Dr Eberhard Rees
|Died||April 2, 1998 (aged 89)|
|Alma mater||University of Stuttgart|
Dresden Institute of Technology (1934)
Eberhard Friedrich Michael Rees (April 28, 1908 – April 2, 1998) was a German-American (by becoming a naturalized citizen of the United States) rocketry pioneer and the second director of NASA's Marshall Space Flight Center.
Rees was born in Trossingen, Baden-Württemberg, Germany. After studying engineering at the University of Stuttgart, and graduated from the Dresden University of Technology in 1934 with his master's degree, he worked his way to become the assistant manager of a steel mill in Leipzig, Germany, Rees arrived at the Army Research Center Peenemünde in the spring of 1939 and managed V-2 rocket fabrication and assembly. He served as Wernher von Braun's deputy from World War II through the Apollo program.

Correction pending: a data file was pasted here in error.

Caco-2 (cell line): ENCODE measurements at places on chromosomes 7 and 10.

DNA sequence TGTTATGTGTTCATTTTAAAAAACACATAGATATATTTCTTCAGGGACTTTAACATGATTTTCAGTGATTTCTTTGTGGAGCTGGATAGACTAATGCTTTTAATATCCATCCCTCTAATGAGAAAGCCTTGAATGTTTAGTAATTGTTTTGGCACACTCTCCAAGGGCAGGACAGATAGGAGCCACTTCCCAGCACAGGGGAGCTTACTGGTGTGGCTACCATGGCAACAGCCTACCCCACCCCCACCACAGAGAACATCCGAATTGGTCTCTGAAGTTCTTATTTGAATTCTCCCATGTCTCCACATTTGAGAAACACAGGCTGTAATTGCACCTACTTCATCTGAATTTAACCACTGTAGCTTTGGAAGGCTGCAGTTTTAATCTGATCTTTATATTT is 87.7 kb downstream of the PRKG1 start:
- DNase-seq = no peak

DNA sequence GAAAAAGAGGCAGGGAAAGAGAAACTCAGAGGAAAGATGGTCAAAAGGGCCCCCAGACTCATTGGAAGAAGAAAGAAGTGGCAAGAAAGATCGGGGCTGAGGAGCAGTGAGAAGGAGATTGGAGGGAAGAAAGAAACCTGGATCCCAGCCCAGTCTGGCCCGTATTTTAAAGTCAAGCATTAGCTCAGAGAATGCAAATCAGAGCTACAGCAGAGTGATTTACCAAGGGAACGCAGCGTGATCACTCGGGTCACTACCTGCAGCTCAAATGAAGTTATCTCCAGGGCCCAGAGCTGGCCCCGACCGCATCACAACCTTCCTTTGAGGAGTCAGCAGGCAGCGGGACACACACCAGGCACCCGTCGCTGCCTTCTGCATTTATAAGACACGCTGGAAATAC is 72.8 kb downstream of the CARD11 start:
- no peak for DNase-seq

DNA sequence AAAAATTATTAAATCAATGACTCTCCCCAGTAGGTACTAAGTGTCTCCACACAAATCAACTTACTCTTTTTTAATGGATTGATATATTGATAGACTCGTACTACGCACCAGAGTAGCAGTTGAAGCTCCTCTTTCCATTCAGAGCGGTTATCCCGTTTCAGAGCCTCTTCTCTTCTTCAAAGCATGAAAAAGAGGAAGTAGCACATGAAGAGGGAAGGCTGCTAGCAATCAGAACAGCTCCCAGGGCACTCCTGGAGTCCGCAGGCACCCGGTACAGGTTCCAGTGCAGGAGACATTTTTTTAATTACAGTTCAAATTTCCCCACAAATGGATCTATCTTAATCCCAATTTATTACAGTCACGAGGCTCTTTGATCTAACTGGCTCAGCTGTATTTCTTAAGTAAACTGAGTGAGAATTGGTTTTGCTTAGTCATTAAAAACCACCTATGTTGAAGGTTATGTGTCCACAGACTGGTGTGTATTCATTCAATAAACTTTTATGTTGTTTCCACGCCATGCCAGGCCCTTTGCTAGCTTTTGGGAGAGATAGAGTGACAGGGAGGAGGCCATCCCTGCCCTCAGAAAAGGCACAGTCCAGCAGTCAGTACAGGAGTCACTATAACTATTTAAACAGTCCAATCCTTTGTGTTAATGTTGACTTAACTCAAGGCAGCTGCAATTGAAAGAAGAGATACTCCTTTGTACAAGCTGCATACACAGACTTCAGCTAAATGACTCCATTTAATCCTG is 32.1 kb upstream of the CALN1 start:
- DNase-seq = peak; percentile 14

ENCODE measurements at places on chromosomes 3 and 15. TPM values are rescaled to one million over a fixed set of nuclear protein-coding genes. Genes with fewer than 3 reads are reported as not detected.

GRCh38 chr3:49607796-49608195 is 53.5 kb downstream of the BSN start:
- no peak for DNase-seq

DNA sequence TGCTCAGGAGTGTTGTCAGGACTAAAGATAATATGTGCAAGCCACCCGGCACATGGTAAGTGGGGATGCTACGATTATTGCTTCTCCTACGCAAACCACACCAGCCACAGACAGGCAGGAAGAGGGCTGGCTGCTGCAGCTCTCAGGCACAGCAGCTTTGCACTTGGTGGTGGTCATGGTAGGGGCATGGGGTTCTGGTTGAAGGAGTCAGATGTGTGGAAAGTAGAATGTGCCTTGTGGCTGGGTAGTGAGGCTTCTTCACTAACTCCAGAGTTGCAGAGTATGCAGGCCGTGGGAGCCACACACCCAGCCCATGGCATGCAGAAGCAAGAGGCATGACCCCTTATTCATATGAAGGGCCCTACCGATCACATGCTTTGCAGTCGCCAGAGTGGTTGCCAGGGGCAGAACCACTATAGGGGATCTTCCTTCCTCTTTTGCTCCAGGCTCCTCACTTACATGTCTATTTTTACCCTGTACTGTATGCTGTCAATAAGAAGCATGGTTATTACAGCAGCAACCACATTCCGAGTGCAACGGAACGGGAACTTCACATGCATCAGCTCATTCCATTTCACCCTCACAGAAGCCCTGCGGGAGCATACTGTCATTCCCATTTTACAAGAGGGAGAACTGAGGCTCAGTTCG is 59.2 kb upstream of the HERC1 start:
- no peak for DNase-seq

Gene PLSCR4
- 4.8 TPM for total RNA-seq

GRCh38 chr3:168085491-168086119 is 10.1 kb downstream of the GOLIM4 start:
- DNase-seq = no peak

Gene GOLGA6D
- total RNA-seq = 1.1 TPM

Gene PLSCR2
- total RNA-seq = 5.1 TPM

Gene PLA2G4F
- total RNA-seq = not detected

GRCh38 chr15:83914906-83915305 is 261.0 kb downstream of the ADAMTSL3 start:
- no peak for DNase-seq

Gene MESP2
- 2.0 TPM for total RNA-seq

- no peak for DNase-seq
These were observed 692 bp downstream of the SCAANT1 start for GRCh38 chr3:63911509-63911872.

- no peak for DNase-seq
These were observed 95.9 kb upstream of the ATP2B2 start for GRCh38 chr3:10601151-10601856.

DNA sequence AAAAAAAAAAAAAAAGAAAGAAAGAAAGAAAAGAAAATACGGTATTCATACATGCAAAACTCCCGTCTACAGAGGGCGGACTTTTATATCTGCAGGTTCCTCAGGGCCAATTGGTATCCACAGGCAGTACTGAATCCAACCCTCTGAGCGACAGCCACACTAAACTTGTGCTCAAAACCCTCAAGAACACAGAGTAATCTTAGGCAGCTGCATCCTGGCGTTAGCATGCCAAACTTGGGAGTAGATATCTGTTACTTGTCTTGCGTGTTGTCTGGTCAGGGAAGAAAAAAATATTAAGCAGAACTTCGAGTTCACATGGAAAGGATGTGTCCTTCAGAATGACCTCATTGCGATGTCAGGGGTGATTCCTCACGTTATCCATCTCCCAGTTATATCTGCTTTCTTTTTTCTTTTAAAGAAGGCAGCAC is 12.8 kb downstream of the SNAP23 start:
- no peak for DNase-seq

Rees was in the first group of Operation Paperclip rocket scientists brought to the US by the Army Ordnance Corps, arriving at Logan Field on October 2, 1945, and serving first at the Army Aberdeen Proving Grounds, then at Fort Bliss, in 1946 and in 1950, at the Redstone Arsenal. In August 1957, his team developed the ablative heat shield.
After serving as Deputy Director of Development Operations for the Army Ballistic Missile Agency, Rees became the Marshall Space Flight Center Deputy for Technical and Scientific Matters in 1960 and directed the Lunar Roving Vehicle program.
On March 1, 1970, Rees was appointed as the Director of the Marshall Space Flight Center, in Huntsville, Alabama, from which he managed the Skylab space station development and construction. He retired from NASA in 1973.
|Wikimedia Commons has media related to Eberhard Rees.|
Dr. Eberhard Rees, Wernher von Braun's deputy from World War II Germany to the manned lunar landings, died at 3:10 a.m. Thursday in a Florida hospital. He was 89. Rees's colleagues described him as the cautious, common-sense, day-to-day manager who turned the legendary rocket team leader's vision into reality. "He was the guy behind von Braun that made a lot of it happen," said J.R. Thompson, a longtime NASA official.
With Skylab we are not concerned primarily with flying a spacecraft. We are concerned with the important aims of living and working in Earth orbit and conducting the experiments that will eventually lead to many beneficial results